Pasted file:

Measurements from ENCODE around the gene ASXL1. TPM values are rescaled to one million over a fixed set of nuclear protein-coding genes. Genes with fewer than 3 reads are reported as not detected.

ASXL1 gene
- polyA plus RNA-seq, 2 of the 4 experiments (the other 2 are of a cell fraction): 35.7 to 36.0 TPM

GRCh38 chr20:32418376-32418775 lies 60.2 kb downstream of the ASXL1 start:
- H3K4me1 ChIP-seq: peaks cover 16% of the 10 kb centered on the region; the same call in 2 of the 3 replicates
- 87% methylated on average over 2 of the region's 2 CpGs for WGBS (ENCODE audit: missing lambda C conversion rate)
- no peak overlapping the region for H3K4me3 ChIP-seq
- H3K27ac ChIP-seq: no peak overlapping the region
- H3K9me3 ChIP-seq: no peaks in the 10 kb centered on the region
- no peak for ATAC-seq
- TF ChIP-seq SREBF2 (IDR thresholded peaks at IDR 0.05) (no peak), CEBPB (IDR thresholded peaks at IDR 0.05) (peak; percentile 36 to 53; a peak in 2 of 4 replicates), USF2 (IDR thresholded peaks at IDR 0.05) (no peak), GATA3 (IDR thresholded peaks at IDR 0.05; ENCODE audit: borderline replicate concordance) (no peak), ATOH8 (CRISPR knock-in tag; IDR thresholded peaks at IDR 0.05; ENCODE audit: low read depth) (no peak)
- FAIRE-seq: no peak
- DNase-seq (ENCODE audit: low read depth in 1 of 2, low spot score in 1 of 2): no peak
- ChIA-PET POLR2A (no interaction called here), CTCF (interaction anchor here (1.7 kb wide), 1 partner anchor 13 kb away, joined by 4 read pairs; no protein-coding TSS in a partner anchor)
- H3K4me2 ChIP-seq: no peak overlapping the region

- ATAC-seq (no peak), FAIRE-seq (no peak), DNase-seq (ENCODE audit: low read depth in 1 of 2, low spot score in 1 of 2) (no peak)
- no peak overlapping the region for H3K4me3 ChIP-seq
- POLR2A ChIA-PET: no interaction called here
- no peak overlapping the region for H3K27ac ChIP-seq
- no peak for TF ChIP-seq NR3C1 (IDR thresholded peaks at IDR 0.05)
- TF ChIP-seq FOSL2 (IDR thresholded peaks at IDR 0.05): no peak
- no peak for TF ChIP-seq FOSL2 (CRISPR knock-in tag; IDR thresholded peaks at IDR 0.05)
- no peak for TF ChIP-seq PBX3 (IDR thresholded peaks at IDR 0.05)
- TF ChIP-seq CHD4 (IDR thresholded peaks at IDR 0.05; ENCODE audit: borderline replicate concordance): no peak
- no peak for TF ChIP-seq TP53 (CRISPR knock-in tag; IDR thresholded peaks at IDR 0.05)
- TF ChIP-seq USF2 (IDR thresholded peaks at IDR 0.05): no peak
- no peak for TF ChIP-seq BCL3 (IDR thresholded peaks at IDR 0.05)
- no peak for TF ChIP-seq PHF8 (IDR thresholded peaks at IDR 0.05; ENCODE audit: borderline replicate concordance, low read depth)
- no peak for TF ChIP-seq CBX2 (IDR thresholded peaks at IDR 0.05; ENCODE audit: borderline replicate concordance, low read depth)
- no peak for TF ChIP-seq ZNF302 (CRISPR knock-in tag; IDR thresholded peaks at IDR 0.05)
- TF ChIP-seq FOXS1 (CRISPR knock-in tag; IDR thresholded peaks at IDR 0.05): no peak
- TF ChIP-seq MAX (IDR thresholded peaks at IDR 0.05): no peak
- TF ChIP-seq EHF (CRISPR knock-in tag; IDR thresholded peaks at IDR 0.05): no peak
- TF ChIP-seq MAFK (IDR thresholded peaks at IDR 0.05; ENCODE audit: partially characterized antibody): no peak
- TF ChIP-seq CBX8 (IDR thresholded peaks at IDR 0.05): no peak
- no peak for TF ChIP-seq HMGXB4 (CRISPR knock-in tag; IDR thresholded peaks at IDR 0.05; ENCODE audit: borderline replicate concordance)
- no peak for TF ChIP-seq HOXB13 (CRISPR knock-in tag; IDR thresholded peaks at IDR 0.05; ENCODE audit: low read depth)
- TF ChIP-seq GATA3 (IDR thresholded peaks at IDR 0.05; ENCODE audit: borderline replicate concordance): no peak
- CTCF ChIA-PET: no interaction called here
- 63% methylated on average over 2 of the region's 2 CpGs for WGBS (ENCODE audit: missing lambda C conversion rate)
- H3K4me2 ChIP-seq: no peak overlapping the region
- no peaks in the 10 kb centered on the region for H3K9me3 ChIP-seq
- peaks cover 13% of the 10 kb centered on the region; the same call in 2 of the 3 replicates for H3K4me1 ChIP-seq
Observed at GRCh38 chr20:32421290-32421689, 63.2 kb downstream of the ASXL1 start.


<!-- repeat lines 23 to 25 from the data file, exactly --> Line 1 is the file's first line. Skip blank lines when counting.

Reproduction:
- no peak for TF ChIP-seq PBX3 (IDR thresholded peaks at IDR 0.05)
- TF ChIP-seq CHD4 (IDR thresholded peaks at IDR 0.05; ENCODE audit: borderline replicate concordance): no peak
- no peak for TF ChIP-seq TP53 (CRISPR knock-in tag; IDR thresholded peaks at IDR 0.05)